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How Do You Spell Relief?

On a scale of zero to 10, how nauseous are you? That question formed the basis of a UNM-based study of the effects of cannabis consumption on nausea symptoms, ranging from five minutes after consumption to one hour post-cannabis consumption. It showed that using cannabis results in an average symptom improvement of nearly 4 points on a 0-10 scale just moments after consumption, with increasing benefits over time.

Nausea, whether due to food poisoning, gastrointestinal disorders, chemotherapy or a host of other causes, is a common symptom but often difficult to treat. Cannabis has been used to lessen nausea for millennia, although its dosage and effects have been under-researched.

Although its effectiveness for treating chemotherapy-induced nausea is widely recognized, the use of cannabis for nausea remains under-researched in the general population, with no previous studies examining how quickly cannabis relieves nausea or how relief varies with product characteristics.

In a recent study, titled “The Effectiveness of Common Cannabis Products for Treatment of Nausea” published in the Journal of Clinical Gastroenterology, researchers showed that more than 96% of the study sample reported nausea relief within one hour. “Despite increasing clinical concerns regarding cyclical vomiting or hyperemesis syndrome in cannabis users, almost all users experienced relief,” said author Sarah Stith, an assistant professor in the UNM Department of Economics.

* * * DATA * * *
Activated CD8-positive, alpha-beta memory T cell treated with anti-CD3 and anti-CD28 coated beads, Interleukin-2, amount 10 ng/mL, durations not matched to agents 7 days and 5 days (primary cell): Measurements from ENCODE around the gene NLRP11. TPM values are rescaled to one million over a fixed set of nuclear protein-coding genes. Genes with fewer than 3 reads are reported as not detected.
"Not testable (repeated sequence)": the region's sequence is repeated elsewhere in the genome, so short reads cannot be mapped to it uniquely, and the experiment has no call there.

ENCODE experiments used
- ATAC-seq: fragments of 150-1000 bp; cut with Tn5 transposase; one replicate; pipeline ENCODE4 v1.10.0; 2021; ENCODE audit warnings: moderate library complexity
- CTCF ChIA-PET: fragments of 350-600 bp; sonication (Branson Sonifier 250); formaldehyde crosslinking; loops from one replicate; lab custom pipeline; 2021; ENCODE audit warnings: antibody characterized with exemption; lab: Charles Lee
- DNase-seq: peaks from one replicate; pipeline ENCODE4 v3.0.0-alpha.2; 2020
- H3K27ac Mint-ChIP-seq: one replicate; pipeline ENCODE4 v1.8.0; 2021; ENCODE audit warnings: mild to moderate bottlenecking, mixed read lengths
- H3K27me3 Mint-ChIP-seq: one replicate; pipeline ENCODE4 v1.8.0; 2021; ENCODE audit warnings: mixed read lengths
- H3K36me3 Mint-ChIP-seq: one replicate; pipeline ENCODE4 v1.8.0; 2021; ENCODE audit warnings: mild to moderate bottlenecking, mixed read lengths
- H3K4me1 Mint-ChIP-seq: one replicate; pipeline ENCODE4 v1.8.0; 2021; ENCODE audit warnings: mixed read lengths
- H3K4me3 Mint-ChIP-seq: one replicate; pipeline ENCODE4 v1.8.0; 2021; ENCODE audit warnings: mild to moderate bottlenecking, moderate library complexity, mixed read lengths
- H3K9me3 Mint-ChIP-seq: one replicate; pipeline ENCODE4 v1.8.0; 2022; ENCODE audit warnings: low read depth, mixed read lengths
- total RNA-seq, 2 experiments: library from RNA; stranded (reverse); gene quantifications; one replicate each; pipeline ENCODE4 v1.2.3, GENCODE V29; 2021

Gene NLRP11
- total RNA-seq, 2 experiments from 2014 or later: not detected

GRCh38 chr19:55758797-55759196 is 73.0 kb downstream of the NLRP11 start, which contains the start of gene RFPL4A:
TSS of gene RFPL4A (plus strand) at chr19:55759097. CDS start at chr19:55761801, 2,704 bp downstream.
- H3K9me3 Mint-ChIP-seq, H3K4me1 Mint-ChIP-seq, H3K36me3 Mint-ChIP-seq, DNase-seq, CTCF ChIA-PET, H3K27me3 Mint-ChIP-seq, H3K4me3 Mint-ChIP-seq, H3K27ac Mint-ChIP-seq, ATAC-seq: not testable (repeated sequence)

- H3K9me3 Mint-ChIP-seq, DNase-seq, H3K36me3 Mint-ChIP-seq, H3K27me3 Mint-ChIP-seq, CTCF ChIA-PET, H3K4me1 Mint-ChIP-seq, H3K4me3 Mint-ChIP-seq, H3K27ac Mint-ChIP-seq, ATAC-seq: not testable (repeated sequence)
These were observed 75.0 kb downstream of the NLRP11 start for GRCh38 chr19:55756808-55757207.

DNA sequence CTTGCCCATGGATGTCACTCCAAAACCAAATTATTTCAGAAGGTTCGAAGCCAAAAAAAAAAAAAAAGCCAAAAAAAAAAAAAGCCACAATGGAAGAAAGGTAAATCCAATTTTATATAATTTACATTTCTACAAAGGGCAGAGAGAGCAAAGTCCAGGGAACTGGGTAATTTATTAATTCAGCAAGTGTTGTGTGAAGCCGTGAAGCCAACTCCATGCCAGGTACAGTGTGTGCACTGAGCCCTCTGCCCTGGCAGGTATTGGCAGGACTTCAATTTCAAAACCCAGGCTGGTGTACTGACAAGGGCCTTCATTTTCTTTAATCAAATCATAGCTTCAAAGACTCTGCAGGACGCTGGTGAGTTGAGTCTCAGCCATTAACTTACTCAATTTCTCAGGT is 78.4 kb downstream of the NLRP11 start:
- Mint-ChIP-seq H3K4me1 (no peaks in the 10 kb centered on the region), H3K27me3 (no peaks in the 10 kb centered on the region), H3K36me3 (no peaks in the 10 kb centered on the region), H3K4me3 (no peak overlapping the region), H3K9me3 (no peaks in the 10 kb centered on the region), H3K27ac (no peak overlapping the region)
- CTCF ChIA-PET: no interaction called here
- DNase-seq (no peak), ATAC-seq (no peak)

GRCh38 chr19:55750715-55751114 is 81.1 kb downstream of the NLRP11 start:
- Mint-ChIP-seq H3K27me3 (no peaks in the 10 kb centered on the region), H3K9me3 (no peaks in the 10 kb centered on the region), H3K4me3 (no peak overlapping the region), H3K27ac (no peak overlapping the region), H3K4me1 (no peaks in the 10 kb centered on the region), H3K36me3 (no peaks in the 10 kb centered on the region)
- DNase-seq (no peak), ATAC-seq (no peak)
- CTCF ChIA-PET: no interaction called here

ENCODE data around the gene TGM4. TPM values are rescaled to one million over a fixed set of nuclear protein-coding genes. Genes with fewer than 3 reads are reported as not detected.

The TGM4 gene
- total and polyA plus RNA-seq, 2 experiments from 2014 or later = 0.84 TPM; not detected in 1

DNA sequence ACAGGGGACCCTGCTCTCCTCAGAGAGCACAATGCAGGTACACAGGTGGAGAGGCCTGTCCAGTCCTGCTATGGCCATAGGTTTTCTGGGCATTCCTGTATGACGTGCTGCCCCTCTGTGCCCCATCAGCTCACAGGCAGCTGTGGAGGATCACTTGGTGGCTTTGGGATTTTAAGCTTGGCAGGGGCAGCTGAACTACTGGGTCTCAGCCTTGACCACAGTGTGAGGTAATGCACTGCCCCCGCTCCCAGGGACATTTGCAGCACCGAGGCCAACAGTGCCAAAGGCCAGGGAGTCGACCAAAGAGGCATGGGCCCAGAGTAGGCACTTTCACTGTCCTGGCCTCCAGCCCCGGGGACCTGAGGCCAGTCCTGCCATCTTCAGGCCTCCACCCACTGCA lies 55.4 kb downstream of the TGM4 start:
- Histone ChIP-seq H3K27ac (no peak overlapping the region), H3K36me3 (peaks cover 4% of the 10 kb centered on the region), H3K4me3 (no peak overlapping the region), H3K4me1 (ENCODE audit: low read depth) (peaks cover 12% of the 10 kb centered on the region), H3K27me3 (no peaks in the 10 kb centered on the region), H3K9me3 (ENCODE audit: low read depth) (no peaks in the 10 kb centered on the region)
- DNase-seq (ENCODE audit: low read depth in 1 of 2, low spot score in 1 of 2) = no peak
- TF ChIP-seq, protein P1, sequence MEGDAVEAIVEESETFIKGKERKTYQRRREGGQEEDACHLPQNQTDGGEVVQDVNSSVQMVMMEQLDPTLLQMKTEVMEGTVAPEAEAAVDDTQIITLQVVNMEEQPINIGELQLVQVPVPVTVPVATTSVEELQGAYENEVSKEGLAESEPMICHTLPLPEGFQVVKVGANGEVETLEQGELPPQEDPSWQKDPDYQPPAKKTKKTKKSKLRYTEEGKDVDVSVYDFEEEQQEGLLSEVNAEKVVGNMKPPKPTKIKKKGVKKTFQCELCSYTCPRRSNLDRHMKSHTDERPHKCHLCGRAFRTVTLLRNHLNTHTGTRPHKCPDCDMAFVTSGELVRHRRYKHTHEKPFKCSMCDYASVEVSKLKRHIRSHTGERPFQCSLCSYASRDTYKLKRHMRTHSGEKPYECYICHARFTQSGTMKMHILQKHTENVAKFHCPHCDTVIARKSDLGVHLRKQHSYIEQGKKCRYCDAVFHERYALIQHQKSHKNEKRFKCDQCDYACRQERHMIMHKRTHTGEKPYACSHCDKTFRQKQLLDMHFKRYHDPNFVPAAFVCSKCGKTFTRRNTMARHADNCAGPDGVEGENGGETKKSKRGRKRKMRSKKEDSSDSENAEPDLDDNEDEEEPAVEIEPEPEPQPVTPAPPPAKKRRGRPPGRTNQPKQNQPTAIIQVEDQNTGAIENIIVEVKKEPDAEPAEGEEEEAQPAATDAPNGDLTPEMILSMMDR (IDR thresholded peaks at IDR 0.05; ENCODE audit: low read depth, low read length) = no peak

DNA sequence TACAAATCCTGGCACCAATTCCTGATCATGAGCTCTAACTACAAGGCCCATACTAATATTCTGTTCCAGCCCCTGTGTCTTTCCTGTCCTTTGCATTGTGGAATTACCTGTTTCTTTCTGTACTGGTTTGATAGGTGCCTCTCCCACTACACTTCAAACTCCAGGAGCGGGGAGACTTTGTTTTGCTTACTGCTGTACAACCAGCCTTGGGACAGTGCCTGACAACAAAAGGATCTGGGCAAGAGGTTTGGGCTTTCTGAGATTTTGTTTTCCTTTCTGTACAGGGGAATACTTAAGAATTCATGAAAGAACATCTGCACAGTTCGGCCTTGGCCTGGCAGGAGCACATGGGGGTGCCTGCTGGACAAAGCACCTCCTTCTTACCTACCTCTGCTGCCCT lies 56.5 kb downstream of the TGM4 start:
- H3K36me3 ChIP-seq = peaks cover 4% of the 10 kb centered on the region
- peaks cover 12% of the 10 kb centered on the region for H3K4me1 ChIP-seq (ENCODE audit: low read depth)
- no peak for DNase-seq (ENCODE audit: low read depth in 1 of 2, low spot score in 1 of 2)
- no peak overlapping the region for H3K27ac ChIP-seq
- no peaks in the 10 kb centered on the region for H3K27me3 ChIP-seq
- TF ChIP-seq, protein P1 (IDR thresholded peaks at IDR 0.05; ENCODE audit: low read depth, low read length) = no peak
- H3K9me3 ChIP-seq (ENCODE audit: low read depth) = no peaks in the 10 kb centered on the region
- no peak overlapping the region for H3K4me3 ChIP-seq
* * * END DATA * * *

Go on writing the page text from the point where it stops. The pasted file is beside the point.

The study was based on data from 2,220 cannabis self-administration sessions recorded by 886 people using the Releaf App, a mobile software application designed to help users manage cannabis consumption by allowing them to record real-time changes in symptom intensity. 

The extent of nausea relief experienced by the study sample varied. Flower and concentrates yielded faster and greater relief than edibles or tinctures, while vaping yielded less relief than consuming cannabis via a joint or pipe. 

The study also compared the effects of THC and CBD among consumers of cannabis flower. Coauthor Jacob Vigil, associate professor in the UNM Department of Psychology, explained that “perhaps our most surprising result was that THC, typically associated with recreational use, seemed to improve treatment among consumers of cannabis flower, while our CBD, more commonly associated with medical use, actually seemed to be associated with less symptom relief.”

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